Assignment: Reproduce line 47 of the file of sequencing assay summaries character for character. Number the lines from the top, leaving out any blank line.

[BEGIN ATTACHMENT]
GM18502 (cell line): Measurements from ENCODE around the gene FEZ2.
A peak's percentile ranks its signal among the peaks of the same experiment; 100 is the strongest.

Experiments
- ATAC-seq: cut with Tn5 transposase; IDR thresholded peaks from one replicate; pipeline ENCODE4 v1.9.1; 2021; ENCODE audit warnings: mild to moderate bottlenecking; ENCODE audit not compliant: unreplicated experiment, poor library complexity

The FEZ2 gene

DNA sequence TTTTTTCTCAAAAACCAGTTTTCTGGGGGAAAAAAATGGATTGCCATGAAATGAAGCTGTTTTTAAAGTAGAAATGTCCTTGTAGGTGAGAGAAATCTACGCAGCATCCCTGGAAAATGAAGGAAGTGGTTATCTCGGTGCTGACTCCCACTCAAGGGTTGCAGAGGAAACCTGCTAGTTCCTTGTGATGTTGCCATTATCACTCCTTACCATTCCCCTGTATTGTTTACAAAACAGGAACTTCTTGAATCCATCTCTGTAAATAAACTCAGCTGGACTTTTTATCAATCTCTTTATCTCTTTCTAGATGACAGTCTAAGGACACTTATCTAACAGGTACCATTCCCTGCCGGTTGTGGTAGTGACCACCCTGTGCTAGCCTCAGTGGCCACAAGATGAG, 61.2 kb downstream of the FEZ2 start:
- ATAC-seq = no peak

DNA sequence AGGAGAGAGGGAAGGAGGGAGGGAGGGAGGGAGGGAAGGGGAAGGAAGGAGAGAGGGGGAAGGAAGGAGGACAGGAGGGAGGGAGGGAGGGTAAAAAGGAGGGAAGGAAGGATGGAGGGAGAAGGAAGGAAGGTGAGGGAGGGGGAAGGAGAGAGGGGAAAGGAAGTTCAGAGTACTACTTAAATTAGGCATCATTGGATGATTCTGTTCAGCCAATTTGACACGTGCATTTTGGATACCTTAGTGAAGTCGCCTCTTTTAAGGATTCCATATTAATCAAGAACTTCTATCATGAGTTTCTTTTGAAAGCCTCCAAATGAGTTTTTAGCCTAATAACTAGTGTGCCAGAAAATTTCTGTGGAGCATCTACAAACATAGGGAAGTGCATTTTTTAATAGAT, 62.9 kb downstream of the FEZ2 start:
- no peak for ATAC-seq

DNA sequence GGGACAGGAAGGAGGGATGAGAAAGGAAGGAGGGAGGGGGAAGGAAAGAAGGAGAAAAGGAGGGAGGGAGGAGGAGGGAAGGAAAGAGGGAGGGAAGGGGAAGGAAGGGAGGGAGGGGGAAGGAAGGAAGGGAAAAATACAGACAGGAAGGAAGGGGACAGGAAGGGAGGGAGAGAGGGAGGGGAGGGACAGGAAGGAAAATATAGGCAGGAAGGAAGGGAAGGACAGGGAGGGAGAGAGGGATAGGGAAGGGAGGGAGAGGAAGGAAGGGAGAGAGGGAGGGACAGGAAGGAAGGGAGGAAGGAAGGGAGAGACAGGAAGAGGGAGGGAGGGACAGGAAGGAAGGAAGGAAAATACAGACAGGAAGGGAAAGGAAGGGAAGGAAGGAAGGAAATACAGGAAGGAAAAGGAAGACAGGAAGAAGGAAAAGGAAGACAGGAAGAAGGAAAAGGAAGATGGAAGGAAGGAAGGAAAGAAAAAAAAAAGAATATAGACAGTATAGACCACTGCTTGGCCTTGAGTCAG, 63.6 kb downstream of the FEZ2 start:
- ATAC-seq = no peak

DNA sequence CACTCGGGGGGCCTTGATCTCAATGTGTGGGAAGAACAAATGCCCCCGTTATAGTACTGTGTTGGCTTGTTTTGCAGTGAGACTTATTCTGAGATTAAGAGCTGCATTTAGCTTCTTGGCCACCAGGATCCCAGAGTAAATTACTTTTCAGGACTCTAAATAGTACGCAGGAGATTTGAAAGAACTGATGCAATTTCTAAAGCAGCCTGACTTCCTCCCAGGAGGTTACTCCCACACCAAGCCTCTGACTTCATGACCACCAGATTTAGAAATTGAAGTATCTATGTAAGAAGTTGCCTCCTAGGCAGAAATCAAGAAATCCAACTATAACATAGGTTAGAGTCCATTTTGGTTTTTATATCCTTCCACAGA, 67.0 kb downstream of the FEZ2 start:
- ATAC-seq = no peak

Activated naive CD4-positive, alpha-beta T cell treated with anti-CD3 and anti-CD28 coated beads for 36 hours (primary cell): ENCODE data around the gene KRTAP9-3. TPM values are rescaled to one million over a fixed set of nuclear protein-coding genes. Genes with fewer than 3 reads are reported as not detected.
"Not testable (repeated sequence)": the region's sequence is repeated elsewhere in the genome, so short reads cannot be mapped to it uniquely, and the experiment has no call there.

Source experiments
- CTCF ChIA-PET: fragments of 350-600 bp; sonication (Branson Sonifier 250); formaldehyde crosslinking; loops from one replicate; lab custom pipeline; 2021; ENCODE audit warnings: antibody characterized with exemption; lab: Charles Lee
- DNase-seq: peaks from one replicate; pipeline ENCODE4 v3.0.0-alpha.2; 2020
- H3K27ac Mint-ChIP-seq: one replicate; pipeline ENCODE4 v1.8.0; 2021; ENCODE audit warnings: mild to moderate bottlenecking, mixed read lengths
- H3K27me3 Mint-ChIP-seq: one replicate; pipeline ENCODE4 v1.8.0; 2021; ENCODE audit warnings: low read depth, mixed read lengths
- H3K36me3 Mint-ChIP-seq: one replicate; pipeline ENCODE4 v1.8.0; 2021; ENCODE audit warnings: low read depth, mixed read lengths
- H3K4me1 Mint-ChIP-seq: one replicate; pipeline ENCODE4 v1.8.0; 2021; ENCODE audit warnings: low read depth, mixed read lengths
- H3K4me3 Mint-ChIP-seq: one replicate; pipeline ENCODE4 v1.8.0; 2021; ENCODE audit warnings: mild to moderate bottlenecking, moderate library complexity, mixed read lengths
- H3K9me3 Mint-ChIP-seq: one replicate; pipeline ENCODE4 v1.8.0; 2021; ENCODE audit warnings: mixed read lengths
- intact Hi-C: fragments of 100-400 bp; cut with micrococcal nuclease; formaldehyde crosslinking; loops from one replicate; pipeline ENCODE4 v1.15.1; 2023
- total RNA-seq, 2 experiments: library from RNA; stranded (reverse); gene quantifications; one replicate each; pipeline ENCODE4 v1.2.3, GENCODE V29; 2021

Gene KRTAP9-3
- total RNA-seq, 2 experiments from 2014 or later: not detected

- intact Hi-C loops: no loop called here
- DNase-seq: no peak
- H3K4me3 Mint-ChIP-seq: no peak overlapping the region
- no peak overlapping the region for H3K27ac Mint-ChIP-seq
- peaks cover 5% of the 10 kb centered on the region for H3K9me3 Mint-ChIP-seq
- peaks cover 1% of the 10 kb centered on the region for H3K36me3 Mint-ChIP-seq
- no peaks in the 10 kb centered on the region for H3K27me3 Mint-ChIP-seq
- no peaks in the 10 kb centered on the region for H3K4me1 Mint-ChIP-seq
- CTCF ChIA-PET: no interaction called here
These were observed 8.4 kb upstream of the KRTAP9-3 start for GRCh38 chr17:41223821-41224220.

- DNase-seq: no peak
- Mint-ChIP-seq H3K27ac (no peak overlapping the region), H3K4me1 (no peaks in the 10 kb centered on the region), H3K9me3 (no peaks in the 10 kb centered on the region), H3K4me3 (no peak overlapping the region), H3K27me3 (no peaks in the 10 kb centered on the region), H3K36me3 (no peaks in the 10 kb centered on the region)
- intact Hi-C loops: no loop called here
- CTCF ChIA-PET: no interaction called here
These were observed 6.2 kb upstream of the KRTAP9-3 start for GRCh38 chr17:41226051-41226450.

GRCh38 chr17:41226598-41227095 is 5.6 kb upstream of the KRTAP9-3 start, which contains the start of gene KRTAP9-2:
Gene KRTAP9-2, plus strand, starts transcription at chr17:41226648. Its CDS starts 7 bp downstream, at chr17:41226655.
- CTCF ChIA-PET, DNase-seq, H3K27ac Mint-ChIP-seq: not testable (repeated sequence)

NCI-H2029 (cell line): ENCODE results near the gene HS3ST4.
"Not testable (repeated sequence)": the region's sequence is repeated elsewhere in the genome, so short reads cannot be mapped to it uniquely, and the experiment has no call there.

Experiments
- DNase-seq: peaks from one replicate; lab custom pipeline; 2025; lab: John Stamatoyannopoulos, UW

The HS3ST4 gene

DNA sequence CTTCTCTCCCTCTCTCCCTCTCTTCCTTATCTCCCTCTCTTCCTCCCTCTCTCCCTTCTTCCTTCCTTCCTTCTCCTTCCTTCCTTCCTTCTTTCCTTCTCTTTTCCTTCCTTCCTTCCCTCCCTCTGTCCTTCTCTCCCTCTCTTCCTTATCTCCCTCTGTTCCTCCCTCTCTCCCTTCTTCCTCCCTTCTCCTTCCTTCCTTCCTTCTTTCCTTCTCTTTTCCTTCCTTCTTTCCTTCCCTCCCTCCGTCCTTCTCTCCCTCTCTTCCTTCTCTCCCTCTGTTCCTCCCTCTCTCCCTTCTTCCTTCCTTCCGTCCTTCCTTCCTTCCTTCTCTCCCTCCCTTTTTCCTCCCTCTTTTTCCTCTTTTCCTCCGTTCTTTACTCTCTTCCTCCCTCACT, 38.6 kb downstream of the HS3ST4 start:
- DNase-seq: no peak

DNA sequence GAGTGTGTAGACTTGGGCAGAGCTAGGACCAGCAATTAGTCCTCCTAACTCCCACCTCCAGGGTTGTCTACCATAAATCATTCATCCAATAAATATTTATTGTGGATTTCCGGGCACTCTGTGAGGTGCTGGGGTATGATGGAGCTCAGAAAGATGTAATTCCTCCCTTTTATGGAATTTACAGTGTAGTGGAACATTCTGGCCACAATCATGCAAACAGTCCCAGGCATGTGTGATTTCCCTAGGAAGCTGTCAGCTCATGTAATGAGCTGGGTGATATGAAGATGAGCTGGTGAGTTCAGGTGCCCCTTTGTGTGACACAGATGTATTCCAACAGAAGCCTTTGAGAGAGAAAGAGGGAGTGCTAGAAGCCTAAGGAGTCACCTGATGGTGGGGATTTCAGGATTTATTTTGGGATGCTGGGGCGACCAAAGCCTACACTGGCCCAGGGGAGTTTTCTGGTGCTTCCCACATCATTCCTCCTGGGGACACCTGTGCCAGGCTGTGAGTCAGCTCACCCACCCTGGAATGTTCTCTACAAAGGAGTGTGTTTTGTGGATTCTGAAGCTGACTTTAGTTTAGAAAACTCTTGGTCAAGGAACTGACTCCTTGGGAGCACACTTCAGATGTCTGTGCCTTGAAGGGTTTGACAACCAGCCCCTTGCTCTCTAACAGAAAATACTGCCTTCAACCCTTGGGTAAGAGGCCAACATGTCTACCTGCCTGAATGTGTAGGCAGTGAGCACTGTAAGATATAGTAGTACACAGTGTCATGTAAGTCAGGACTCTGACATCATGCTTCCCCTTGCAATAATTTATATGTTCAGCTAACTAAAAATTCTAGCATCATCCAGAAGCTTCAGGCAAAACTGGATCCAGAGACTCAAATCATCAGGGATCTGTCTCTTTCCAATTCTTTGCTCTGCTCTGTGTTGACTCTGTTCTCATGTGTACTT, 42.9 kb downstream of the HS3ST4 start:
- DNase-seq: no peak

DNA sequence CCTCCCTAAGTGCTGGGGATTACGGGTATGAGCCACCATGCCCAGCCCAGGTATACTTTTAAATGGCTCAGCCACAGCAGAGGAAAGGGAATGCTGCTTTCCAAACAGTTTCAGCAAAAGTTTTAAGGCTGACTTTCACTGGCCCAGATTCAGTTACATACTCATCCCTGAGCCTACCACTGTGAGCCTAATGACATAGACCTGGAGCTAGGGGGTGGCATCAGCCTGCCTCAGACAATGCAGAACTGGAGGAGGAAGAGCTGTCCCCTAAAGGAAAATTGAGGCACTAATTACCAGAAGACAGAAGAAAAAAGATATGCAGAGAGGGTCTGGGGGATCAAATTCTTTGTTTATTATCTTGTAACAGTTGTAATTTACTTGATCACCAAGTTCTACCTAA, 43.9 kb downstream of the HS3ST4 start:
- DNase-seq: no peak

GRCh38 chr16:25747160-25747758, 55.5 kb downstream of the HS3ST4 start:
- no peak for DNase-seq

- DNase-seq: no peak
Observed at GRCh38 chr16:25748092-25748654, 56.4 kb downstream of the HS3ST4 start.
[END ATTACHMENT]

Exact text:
NCI-H2029 (cell line): ENCODE results near the gene HS3ST4.